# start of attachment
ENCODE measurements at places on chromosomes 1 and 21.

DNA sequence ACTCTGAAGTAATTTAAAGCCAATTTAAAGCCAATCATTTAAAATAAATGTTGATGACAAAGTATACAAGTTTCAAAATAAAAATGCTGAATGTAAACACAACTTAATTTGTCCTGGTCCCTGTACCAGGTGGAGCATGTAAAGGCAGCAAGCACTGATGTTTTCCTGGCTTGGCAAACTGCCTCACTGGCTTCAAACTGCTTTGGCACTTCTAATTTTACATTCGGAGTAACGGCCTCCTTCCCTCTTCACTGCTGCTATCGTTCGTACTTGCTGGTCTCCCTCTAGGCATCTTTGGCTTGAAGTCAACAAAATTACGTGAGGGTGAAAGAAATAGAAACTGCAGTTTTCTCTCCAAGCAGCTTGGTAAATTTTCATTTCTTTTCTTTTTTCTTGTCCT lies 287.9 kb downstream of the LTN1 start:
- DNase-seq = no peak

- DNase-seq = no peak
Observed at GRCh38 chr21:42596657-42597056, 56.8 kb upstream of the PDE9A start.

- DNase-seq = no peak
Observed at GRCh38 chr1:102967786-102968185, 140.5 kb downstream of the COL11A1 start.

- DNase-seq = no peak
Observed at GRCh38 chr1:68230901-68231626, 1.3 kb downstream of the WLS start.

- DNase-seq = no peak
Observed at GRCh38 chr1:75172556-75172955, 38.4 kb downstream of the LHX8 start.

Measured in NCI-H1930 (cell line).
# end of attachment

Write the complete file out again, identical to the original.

ENCODE measurements at places on chromosomes 1 and 21.

DNA sequence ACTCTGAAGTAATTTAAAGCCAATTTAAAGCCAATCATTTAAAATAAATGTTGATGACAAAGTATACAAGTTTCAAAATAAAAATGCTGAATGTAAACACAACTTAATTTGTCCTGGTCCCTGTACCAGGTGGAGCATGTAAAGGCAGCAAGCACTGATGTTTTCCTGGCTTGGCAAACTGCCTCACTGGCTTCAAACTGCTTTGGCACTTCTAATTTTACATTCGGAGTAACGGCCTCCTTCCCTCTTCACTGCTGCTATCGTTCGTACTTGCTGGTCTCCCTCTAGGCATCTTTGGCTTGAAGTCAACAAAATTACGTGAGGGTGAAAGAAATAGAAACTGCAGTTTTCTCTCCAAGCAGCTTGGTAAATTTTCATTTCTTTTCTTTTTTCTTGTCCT lies 287.9 kb downstream of the LTN1 start:
- DNase-seq = no peak

- DNase-seq = no peak
Observed at GRCh38 chr21:42596657-42597056, 56.8 kb upstream of the PDE9A start.

- DNase-seq = no peak
Observed at GRCh38 chr1:102967786-102968185, 140.5 kb downstream of the COL11A1 start.

- DNase-seq = no peak
Observed at GRCh38 chr1:68230901-68231626, 1.3 kb downstream of the WLS start.

- DNase-seq = no peak
Observed at GRCh38 chr1:75172556-75172955, 38.4 kb downstream of the LHX8 start.

Measured in NCI-H1930 (cell line).